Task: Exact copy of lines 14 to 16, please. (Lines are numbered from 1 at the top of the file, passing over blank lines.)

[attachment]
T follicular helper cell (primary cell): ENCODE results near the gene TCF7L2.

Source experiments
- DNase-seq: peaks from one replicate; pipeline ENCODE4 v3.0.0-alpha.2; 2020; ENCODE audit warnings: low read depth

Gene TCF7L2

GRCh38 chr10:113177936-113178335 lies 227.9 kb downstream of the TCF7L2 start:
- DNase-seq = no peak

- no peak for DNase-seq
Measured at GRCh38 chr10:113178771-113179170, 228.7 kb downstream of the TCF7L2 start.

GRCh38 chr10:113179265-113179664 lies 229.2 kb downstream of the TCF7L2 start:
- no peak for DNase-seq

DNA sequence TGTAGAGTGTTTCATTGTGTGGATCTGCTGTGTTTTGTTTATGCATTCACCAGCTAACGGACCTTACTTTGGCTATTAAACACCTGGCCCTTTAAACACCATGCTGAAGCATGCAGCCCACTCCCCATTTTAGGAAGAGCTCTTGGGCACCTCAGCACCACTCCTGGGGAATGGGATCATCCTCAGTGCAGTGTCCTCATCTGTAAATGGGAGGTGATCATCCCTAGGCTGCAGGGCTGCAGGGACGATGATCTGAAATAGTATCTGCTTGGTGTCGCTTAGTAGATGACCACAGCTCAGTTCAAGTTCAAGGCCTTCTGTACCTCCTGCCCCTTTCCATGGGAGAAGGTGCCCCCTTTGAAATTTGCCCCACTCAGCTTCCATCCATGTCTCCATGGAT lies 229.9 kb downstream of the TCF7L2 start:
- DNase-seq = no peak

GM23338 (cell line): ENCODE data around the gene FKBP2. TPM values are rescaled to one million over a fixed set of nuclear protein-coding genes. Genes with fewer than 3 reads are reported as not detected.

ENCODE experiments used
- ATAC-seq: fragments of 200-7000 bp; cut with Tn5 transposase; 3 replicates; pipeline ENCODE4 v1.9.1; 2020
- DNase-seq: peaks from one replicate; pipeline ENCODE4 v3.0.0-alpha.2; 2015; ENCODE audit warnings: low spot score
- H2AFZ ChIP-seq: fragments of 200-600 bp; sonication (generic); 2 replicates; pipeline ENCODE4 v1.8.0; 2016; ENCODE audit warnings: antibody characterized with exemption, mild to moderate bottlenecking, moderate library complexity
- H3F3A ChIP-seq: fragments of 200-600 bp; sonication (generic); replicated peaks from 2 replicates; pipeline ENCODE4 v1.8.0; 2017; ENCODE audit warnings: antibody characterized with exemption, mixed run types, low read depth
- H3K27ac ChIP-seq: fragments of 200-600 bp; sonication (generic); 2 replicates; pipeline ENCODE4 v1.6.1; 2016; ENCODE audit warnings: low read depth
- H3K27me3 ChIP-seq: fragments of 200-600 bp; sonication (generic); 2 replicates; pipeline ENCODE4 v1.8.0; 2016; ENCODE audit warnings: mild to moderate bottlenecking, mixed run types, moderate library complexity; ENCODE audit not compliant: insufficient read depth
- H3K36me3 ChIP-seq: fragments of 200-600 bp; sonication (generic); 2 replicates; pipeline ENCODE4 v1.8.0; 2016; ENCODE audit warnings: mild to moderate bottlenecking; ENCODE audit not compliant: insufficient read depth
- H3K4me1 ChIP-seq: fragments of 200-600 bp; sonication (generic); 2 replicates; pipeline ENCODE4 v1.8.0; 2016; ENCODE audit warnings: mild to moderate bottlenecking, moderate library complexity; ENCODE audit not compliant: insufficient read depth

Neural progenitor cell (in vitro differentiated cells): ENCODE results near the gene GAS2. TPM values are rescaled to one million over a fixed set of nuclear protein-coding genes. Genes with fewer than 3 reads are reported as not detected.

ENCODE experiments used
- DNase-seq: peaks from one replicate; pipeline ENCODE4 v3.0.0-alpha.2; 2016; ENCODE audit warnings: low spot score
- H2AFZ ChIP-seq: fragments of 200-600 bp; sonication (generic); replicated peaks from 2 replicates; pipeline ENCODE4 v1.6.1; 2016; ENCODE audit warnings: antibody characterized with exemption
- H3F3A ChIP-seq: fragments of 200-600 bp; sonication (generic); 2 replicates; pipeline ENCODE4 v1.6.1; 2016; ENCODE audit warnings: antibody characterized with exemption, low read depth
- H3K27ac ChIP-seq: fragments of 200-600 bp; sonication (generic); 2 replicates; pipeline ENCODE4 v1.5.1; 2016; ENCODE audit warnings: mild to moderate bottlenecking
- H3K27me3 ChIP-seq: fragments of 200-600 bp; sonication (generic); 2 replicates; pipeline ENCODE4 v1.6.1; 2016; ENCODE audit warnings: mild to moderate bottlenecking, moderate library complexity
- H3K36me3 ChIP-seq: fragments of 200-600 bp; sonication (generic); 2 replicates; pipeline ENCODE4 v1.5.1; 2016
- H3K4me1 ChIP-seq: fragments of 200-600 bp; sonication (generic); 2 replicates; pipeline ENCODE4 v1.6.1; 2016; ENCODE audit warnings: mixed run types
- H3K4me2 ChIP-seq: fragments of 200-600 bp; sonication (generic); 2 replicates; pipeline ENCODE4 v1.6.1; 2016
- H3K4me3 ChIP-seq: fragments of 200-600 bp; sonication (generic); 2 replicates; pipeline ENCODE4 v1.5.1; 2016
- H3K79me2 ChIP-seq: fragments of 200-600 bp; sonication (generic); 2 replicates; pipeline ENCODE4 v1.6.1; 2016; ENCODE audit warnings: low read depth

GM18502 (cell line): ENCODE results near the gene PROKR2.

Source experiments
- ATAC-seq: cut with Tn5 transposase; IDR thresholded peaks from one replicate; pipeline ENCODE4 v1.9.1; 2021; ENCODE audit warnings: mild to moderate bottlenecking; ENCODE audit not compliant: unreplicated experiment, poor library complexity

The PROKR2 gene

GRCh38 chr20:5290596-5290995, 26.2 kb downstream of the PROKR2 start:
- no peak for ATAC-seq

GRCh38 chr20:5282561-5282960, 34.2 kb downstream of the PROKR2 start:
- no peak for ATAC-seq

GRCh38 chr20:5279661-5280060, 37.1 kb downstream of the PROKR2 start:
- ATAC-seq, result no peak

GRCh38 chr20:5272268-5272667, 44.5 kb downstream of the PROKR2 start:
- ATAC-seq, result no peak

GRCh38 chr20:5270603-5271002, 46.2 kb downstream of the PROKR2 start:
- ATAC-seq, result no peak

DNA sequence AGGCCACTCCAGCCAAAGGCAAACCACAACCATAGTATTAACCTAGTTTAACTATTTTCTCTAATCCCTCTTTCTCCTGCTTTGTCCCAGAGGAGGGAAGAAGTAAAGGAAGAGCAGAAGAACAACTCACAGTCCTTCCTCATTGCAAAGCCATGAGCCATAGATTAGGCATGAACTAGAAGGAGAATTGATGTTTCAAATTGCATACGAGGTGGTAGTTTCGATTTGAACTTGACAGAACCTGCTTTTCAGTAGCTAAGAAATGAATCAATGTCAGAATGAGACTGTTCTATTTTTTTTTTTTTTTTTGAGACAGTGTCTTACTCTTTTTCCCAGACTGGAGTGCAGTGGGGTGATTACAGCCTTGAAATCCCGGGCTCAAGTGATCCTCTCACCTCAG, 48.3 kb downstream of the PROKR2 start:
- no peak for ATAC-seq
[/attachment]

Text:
ENCODE experiments used
- ATAC-seq: fragments of 200-7000 bp; cut with Tn5 transposase; 3 replicates; pipeline ENCODE4 v1.9.1; 2020
- DNase-seq: peaks from one replicate; pipeline ENCODE4 v3.0.0-alpha.2; 2015; ENCODE audit warnings: low spot score